A quick scan 'behind the barn' produced 5 Common Cranes and 3 Marsh Harriers as we headed round to our eventual destination of Stubb's Mill. Calling in at Ludham, we found 28 Bewick's Swans among the flock of Whooper Swans on the disused airfield. Twenty six Egyptian Geese were also here. Heading on, we had a couple of scans of the Pink-footed Goose flock at Somerton, which produced several Tundra Bean Geese and at least two Eurasian White-fronted Geese. A group of forty Snow Buntings were on the beach at Winterton Dunes, including one showy male. At the Mill visibility was a little poor due to the overcast, but we managed at least one Barn Owl, an over-wintering Chiffchaff and two Common Cranes which eventually showed well as they fed along the edge of a ditch. Two trios of over-flying Cranes and a party of seven Bewick's Swans together with c40 Marsh Harriers completed the items of interest. A further ten Cranes flew over the road back from the Mill and at least two Woodcock were active in the area. After the usual Saturday night 'whale and chips' from our favourite Norfolk chippy we headed back to our digs for an early night

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A detour to avoid traffic congestion meant we missed the early showing of the Eastern Yellow Wagtail on Ringstead Road, so headed along the track to another favoured muck heap. No sign of the bird for a couple of hours but the contest between a Red Kite and a couple of Carrion Crows provided some distractions before we picked the bird up from it's flight call as it flew from beyond the trees to the left high towards Ringstead Road, where other birders located it in a foraging party of Pied Wagtails. These all made retreats into the hedge from time to time, but generally the bird showed well most of the time and was easily re-locatable one the very flighty group had re-settled. Maybe sharing a freshly ploughed field with a large flock of Common Gulls made them more wary.

A full complement of five birders, good views of a smart looking bird and lunch all having been achieved, we set of for The Owl and Hawk Trust property at Sculthorpe Moor, where the single Waxwing was visible from the car park as we arrived. Logistics dictated we move on and after a pitstop en route we arrived at a rather quiet Lynford Arboretum. Numbers of finches seemed much lower than in previous years with no flocks of Brambling or Siskin and only a couple of Hawfinch, although one did give good views in a couple of locations. A Barn Owl seen from one of the cars and a selection of commoner species brought our total for this slightly grey day to 51 seen and 2 heard, so we headed of across county to our accommodation for the weekend.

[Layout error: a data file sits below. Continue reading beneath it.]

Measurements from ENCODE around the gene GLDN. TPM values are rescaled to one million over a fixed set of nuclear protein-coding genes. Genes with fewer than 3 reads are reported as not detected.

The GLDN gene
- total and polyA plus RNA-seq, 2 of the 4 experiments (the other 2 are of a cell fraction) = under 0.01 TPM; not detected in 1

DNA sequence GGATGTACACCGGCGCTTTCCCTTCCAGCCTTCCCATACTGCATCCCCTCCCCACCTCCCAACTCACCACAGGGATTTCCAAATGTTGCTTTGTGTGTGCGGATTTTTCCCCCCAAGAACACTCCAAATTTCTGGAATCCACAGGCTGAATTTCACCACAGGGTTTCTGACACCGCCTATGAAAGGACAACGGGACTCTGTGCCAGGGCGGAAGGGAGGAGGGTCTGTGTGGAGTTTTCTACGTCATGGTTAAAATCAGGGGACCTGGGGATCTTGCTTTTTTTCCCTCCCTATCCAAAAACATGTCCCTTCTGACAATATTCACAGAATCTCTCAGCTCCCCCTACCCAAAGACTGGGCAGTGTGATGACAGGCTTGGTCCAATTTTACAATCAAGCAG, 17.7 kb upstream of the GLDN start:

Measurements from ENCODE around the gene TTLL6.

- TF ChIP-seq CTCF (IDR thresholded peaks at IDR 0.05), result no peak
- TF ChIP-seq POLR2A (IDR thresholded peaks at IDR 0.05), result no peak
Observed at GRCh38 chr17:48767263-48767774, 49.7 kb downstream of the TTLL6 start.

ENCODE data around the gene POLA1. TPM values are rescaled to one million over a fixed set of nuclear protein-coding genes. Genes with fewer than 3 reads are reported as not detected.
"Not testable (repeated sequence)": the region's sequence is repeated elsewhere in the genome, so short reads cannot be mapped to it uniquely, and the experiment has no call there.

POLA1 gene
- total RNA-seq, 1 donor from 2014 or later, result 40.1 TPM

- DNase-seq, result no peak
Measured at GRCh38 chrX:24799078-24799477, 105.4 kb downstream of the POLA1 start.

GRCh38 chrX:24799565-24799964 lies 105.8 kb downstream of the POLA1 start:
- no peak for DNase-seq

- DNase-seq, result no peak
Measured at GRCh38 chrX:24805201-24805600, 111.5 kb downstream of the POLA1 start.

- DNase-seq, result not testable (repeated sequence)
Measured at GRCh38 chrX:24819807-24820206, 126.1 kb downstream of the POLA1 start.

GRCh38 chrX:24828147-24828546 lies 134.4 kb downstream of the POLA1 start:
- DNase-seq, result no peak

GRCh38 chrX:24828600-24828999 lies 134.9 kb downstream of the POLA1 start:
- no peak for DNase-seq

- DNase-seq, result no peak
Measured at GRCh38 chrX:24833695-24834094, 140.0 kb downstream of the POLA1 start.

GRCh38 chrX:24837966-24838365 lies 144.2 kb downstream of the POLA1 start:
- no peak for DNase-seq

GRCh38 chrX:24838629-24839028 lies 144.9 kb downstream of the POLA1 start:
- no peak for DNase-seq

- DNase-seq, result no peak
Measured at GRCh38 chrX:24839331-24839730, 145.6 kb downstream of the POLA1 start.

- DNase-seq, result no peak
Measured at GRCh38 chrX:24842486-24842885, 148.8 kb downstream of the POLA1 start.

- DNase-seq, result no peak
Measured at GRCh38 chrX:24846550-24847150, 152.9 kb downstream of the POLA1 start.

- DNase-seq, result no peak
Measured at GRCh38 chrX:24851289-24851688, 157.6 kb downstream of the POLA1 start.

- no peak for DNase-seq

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The Alaskan Wagtail still near Ringstead at lunchtime today. A few cropped images attached. 

70 Snow Bunting, 3 Velvet Scoter, 200 Linnet, Great White Egret, Red Breasted Merganser, 2 Red Kite, 200 Brent Geese at Holkolm 



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Thompson Common - Thompson Water - Cranberry Wood - Breckles Heath (all part of 'Pingo' Trail - 10 miles north of Thetford).

14th September 2019: 10:00 - 15:30 hrs. All singles unless specified.

Marsh Harrier
Hobby
Buzzard x 2
Kingfisher
Little Egret
Grey Heron x 3
Blackcap
Goldcrest
Willow Tit
Long Tailed Tit x 7
Wren x 3
Robin x 4
Blue Tit x 10
Great Tit
Moorhen x 2
Coot x 20
Mute Swans x 10
Blackbird x 3
Mallard x 40

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Spent today's leg of our East Anglian weekend entirely in Norfolk.

Much colder this morning with large areas of some Broads and most of the pools at Cley frozen over, so some of the birds we'd hoped to see had moved on or only emerged after we had. Even the Glaucous Gull had finished its' breakfast of raw seal and headed east along the coast. After a short shopping trip we headed to Holkham and had better luck. The flock of Snow Buntings was mobile around the roped off area, we located the Dartford Warbler in the nearby sea-buckthorn and in return were put onto the Shorelarks feeding on the unfenced area, then as we were heading back to the car a flock of about 80 Twite flew through towards the dunes. Among the flocks of Brent and Pink-footed Geese there were 3 Grey Partridge but unfortunately the Russian White-fronts were feeding in an area close to the road with no safe parking or viewing. The news of the Rough-legged Buzzard being at Chosely Barns again this afternoon didn't come on until later so we headed to an equally frozen Titchwell and added another 12 species to today's list including Kingfisher and Cetti's Warbler at Fen Hide, Red-necked Grebe on the sea and a ring-tailed Hen Harrier coming into the roost as the full Super Moon climbed through a lavender and mauve dusk. Another interesting bit of cross-country routing on the satnav failed to turn up any Tawny Owls this year - but Mr Blessed did his bestbiggrin